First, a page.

As I was walking to Callejon de Hamel earlier today, I noticed that some parts of the Malecon were blocked off to traffic, and they were setting up a stage in the street. I figured something was happening later in the evening, and I was going to witness it. I passed by the US Embassy along the way, and the security guard struck up a conversation with me. I met him earlier when he saw me snapping photos of the American flag flying high. He asked why I came here alone, and the location of my boyfriend. I told me he was at home, but he paid for the trip, and he laughed and proceeded to ask for my number.
He wants to take me to El Gato Tuerto for a drink when he gets off. “I’m a good man,” he pleads in Spanglish when I denied him my number. “I have a job here working security for the US Embassy!” I smiled, waved goodbye, and proceeded to the concert.
My assumptions were correct. There was a huge crowd of people enjoying a band that I was not familiar with. They were obviously very popular to the people of Cuba, but off my radar. The genre was salsa or something similar, so everyone was dancing. In addition to the concert, there were food vendors selling sweets and liquor. Havana was my type of place, man!
I left around midnight to find food. I knew I ate a shit ton of food at La Guarida, but that was back at lunch, and I was hungry again. Along the way, I met a pair of half-drunk fellows headed to the concert. They stopped me and tried to chat, but the language barrier struck again. Neither knew any English, but I understood most of what they were saying in Spanish. Intrigued by the American girl, they told me that there was a concert in the opposite direction. I just left there, I told them. They wanted me to go back with them and buy them drinks. Nevermind the fact they already had drinks in their hands. One kissed my hand, the other pulled out his phone and started recording a video as if I was about to perform. I blocked his shot with my hand to signal that I didn’t want to be filmed, but he didn’t get it. It was hard to politely break away from their drunken enthusiasm, so I just started walking away.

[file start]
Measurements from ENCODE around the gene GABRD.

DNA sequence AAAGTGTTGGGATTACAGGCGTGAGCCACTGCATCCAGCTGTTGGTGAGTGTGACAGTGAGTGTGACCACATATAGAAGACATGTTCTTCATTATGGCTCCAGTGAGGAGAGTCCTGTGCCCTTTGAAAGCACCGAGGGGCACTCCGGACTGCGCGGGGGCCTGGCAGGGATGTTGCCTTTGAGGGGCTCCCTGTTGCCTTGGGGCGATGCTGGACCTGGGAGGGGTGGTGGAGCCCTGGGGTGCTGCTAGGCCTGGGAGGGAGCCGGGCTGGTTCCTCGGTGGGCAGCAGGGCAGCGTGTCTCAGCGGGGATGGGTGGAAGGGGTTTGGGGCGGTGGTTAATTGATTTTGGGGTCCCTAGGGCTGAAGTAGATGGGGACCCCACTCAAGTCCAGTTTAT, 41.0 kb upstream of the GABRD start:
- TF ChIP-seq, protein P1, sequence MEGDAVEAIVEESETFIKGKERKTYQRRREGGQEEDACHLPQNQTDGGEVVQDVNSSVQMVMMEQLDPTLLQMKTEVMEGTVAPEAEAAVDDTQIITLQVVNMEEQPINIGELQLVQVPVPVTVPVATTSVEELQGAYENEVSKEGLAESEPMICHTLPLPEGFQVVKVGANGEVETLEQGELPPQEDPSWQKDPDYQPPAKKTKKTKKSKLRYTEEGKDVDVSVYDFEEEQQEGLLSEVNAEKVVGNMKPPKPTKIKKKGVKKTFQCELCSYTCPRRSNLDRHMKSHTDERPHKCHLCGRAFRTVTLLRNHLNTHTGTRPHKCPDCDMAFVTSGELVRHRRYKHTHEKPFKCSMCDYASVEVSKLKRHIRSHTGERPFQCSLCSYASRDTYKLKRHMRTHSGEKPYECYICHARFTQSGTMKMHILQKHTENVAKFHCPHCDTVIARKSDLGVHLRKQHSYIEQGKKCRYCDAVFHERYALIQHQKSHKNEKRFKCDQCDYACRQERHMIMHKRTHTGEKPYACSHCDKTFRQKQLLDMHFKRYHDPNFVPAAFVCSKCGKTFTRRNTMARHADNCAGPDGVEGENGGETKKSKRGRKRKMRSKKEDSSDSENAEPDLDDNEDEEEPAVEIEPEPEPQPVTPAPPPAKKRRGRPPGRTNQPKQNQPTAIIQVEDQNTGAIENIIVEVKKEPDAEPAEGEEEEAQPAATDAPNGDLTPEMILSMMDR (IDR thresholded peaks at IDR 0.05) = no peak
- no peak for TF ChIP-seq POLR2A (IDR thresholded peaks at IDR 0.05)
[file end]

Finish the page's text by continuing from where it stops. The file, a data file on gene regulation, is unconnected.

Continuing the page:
And walking and walking. I had a screenshot of a restaurant nearby, but I couldn’t find it. It was not at the location it was supposed to be, and I looked for it on a few other blocks nearby to no avail. After strolling the unlit streets of Centro Habana for way too long, I decided to give up and head home. At this point, my feet were feeling the results of so much walking on my first full day in Havana. I flagged down the first taxi I see, and paid 5 CUC to get from Centro Habana to Vedado.